"There are too many places for people to get information," Chicago Tribune Managing Editor James O'Shea complained August 24 in Editor & Publisher Online, conceding that his paper should have responded earlier. "I don't think newspapers can be the gatekeepers anymore—to say this is wrong and we will ignore it. Now we have to say this is wrong and here is why."
The assumption in the last sentence was widely detectable in the news coverage. It was justified to some extent, given that most of the non-Cambodia-related Swift Boat Veterans mud failed to stick. But it became an excuse to ignore the story in the first place. In an unintentionally hilarious "9-point checklist" for "Swift Boat genre" stories, Aly Colon, "ethics group leader" of the hand-wringing Poynter Institute, wrote that the first four questions a newspaper should ask in such a situation are: "Who's making the accusation/allegation? Why now? To whom are they connected? Where does the accuser's funding come from?" All four just happen make the Swift Boat Veterans look sketchy. Colon left out a question that might be more pertinent: "Is it true?"
None of which is to say that Cambodia story wasn't inflated by a lot of hot air. Indeed, the whole affair illustrated perfectly the paradoxes underlying the escalating conflict between the defensive mainstream media and the people who derisively refer to them as the "MSM."
Bloggers and radio hosts pound newspapers for bias that pales in comparison to their own. The same people who pilloried former New York Times Executive Editor Howell Raines for mounting a "crusade" against the Augusta National Golf Club's men-only policy devoted their energies to the swift boat story with an obsessiveness impossible to contemplate in a general news publication. The same critics who stomped up and down when the Los Angeles Times made the mistake of saying none of the Swift Boat Veterans served on a boat with Kerry (actually, one did) seemed altogether blasé when the coverage for which they'd been begging exposed the accusatory veterans as being very far from scrupulously truthful. (For instance, in the original commercial, military doctor Van O'Dell said, "John Kerry lied to get his Bronze Star….I know, I was there, I saw what happened." In fact he wasn't there, neither when Kerry was wounded nor when he gave his account of the incident.)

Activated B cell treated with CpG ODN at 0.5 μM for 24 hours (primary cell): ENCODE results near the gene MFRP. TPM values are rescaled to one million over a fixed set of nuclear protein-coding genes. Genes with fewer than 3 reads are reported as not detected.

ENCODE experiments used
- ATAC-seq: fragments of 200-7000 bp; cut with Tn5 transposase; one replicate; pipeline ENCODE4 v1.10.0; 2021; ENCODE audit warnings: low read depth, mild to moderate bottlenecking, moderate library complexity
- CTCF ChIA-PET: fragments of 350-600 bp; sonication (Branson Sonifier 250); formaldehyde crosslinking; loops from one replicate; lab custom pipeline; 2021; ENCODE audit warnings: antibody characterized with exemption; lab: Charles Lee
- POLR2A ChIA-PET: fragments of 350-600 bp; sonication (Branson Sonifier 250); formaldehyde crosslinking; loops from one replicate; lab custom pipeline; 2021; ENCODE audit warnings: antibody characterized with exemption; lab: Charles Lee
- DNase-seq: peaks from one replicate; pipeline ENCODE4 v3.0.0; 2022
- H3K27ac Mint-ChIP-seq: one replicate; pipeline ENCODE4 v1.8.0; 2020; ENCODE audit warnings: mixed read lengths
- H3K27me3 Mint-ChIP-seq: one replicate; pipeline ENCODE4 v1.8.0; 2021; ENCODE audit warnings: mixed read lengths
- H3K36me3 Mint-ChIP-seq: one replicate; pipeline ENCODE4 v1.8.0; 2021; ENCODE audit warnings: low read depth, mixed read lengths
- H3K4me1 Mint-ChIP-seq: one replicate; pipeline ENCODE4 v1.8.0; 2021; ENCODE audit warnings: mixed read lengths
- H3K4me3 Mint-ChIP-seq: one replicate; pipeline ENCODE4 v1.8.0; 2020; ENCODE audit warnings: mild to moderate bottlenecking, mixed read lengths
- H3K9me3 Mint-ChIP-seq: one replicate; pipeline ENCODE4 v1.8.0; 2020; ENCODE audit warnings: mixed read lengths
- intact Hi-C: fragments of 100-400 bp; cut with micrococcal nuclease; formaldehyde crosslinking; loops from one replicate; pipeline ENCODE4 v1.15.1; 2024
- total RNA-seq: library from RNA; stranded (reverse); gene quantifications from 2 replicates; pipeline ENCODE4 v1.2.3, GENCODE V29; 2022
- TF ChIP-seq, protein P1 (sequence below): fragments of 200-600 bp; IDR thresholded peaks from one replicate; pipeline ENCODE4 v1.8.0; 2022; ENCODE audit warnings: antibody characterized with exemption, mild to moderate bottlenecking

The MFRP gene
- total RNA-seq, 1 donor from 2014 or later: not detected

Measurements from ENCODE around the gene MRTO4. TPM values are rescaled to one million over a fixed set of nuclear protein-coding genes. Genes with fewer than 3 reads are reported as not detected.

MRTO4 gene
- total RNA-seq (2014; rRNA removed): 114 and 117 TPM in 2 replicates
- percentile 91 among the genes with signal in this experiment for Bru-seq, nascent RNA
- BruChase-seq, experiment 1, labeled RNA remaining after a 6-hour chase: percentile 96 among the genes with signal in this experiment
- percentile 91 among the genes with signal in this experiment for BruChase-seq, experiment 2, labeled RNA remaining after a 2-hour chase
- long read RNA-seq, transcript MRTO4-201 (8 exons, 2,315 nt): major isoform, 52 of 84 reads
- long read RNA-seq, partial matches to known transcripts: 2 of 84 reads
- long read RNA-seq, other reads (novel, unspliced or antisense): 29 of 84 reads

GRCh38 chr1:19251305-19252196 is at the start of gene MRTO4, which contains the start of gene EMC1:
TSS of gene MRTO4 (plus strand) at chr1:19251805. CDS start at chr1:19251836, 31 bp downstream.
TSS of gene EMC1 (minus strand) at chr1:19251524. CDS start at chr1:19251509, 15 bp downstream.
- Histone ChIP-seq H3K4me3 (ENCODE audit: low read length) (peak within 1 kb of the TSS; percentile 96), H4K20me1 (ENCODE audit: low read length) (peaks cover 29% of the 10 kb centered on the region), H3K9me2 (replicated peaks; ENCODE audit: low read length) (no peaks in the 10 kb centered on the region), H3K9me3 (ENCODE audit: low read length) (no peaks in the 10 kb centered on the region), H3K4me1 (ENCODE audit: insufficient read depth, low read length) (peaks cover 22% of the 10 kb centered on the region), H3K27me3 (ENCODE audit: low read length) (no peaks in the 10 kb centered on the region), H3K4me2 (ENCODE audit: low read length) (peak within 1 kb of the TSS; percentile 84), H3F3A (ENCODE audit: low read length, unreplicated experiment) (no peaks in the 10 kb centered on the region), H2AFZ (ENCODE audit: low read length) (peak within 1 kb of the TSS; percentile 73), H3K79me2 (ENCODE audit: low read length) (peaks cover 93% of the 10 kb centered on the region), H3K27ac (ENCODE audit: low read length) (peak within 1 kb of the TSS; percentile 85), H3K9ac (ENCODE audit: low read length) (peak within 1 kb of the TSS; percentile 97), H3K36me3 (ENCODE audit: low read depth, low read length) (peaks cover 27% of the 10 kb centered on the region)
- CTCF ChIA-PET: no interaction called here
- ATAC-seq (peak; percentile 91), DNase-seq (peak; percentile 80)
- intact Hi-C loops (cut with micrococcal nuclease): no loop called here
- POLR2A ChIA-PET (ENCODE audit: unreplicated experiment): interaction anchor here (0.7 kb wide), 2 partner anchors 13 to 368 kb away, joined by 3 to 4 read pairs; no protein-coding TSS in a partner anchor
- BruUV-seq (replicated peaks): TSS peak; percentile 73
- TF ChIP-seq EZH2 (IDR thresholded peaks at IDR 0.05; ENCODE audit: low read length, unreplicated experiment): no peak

Then came the insults, the accusations, and the sky-is-falling hyperbole. "This story…reveals just how in the tank for the Democrats the mainstream media are, and how little the vaunted Cronkitean claims of objectivity and research and factual accuracy really mean when the chips are down," Glenn Reynolds wrote on August 19. "The 'Fourth Estate' is a big part of the unelected Permanent Government that in many ways does more to run the country than the politicians. And it's unraveling before our very eyes, which I think is the biggest story of the election so far."
Later that day, Roger Simon warned darkly of the escalating battle between the MSM and critics like him: "A war is on, ladies and gentlemen, and as with most semi-normal people involved in a war, I don't feel particularly comfortable in it—and not, obviously in this case, because I might get shot."
There's a double standard at work here that news organizations are going to have to get used to. Reynolds and Simon (who are both friends of mine) play a different role than The Washington Post. If they want to obsess and huff and hypothesize and accuse, well, they're just guys with Web sites, like drunks in a bar that holds 10,000 comparatively influential people.
Newspapers, on the other hand, sell themselves as giving us the news, and part of that job includes the messy work of separating factual wheat from partisan chaff. Sorting out how (if at all) to emphasize the results is an ever-elusive art, but ignoring all criticism just because some of it is loud and overheated prevents the mainstream media from doing what they are in the unique position of doing best.